Super Charged for an Electrifying Future
PHOTOS BY KAI BYRD
Thinking of buying an electric vehicle (EV)? You’re not alone.
With gas prices skyrocketing and an increasing number of EV models debuting in 2022, many people are thinking about electric vehicles. EVs may solve the skyrocketing gasoline prices, but that doesn't mean owning one is without its challenges, especially when it comes to inoperable charging stations.
Here to the rescue with ChargerHelp!—co-founders Kameale Terry and Evette Ellis were inspired by these challenges to develop their response to inadequate charging stations.
The ChargerHelp! Solution
Electric vehicles are the way of the future. According to Governor Gavin Newsom's recent $10 Billion Zero-Emission Vehicle Package, California will end the sale of new gas cars by 2035. As a result, the demand for more electric vehicles will rise and thus the need for efficient charging stations. With many failed charging stations, Terry and Ellis found the need to create ChargerHelp!, a cleantech company focused on maintaining charging stations by partnering with network providers. For example, a provider contacts the company when a station experiences an issue. ChargerHelp! sends certified trained troubleshooters to address software challenges allowing them to fix the charging station within an hour versus 30 days, in most cases.
Being millennials, the co-founders created an "app that eliminates the high cost of station downtime by enabling an on-demand repair of EV charging stations." Now providers can report a charging station outage via their app or online platform and know that help is on the way. According to Terry, ChargerHelp! "fixes electric vehicle charging stations and gets people back to work."
"Good Business. Good Service. Good People.”
ChargerHelp! has grown to accommodate a national service coverage supporting a broad set of industry customers such as Chargie, FLO, EVgo, Amazon.com, EVConnect and more.
As if creating a company to meet the growing need within a booming industry wasn't enough, this dynamic duo not only met the need of network providers and EV consumers, but they endeavored to be a company that provided jobs, careers, and opportunities for others to excel with them in this sustainable technical space. As the Chief Workforce Officer, Ellis' key role is to manage the workforce by ensuring that trained workers are available to meet the need for charging stations sustainability so ChargerHelp! can work with providers to maintain their upkeep.
For the past seven years, Ellis has worked with Job Corps, the U.S. Department of Labor's free education and vocational training program for young men and women, where her primary job description included creating and maintaining workforce development programs. Ellis' expertise prepared her to do the same for ChargerHelp! which works to maintain a successful program that will help ensure the future of electric vehicles in meeting the needs of consumers.
“Workforce Development is weaved into the fabric of our company.”
Terry and Ellis did not just stop with meeting a need and creating a workforce. It was essential for these two South Central Los Angeles and Compton natives to empower their workforce. "It is important to empower the workforce with more than development. We must not only create robust training pipelines, but they have to be connected to well-paying careers," Ellis explained.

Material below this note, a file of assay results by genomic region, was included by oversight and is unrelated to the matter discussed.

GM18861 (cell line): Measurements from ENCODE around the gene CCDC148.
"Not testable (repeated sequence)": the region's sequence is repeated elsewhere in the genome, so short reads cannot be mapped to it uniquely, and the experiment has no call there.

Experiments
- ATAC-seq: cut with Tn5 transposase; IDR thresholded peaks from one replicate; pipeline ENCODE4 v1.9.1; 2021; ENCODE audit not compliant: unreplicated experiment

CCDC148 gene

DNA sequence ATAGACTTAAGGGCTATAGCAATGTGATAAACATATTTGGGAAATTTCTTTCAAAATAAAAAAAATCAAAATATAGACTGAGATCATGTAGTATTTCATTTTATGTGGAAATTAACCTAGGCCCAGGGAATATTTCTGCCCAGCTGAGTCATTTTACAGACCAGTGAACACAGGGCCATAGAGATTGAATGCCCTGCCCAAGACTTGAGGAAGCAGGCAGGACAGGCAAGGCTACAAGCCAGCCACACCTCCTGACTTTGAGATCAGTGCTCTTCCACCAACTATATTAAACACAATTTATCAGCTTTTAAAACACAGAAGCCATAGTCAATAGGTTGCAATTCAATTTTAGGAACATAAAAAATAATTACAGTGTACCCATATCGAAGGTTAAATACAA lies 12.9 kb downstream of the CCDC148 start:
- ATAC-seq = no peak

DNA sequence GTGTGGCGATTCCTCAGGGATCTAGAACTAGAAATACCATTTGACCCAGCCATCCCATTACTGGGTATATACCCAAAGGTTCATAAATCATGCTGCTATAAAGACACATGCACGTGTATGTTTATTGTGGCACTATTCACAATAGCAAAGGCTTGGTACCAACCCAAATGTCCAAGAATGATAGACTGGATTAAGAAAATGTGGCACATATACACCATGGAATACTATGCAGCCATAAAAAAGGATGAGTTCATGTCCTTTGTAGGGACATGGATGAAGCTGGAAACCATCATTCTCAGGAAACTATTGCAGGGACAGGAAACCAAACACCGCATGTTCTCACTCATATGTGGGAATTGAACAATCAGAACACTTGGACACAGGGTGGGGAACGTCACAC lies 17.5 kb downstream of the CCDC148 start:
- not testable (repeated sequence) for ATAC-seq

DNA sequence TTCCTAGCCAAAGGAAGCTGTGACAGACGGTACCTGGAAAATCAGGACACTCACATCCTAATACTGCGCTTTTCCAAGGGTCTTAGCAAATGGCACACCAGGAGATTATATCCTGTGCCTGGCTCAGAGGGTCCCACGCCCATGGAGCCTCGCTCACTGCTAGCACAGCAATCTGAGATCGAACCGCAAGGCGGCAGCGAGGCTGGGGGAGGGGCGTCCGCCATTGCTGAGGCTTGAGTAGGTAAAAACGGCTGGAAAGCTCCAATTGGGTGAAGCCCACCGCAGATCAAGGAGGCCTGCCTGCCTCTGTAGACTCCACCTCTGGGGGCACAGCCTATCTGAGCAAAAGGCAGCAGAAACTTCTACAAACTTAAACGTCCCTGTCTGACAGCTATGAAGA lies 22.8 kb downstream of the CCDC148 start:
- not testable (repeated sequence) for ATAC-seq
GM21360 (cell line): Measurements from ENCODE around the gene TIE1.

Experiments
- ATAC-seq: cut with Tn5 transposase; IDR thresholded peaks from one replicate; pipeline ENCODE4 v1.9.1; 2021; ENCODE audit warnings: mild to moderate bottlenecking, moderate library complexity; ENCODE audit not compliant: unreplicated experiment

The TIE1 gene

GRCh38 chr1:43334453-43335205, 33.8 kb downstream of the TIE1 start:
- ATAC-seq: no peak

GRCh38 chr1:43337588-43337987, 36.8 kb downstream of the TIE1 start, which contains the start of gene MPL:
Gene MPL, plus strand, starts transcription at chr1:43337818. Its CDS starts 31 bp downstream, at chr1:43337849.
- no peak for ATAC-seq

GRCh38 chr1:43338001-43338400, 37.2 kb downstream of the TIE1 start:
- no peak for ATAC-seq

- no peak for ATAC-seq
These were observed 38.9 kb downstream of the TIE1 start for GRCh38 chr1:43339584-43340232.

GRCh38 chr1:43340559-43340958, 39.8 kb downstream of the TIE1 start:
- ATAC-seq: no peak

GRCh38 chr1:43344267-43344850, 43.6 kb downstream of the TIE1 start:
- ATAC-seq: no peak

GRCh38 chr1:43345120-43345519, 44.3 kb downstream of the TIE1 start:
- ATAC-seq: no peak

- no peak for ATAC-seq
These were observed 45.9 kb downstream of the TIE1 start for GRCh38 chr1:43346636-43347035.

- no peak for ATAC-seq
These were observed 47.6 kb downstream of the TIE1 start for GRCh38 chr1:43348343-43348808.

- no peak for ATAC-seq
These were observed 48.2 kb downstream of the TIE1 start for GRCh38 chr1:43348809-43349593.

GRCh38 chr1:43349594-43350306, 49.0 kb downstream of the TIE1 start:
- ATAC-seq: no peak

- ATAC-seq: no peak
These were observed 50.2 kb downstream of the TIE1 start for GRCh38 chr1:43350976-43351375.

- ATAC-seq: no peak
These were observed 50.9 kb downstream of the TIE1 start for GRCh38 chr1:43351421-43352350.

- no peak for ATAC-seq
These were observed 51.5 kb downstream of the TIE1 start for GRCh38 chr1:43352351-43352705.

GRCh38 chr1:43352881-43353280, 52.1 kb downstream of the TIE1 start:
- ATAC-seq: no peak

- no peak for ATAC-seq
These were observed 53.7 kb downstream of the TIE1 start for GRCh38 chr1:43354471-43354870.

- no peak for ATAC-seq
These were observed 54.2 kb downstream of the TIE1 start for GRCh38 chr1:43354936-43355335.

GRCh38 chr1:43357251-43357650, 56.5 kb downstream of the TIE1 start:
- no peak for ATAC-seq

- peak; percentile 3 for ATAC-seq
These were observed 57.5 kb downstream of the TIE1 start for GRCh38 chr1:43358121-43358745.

In their determination to do more than solve the charging station inadequacy issue, ChargerHelp! not only helps consumers; it helps the community. "We solved two problems. One, we have created a workforce, the right workforce that's aligned with fixing charging stations… We created a workforce that understands the parts component, but most importantly, that understands the software component. The edge of what we do is, we aggregate data in order to provide predictive analytics," Terry adds.
Today ChargerHelp! employs 35 people. Nineteen of those employees are certified technicians trained by ChargerHelp! According to Terry, more than 1600 people applied for 20 positions with ChargerHelp! in their latest cohort to become technicians with this company, which started in January 2020.
Is the start date a misprint? No, you read it right. ChargerHelp! began in January 2020, just before the pandemic was announced. After working with a software company that sourced federally funded charging stations, Terry accessed a need. She listened to complaints all day long about charging stations being down. Customer complaints flooded her phone line as an EV Charger Support representative. As life would have it, Terry's mother became ill and would need her to be home with her full-time. Terry quit her job to be there for her mother.
While Terry left her job behind, she didn't leave behind the need of EV consumers. The fact that electricians who were called to the charging stations to meet consumers' demand and were unable to meet their needs sat with Terry. "I taut it up to being a millennial; we are in a space where people value experience over anything,'' Terry said. "We will give you all of our coins if you are going to give us the experience," Terry jokingly added.
Once again, fate would step in, and Terry decided to volunteer at the Los Angeles Cleantech Incubator (LACI). While volunteering, Terry began to "identify that there could potentially be a workforce (to fix charging stations) that wasn't created yet and maybe (she) could be the person to help create that workforce."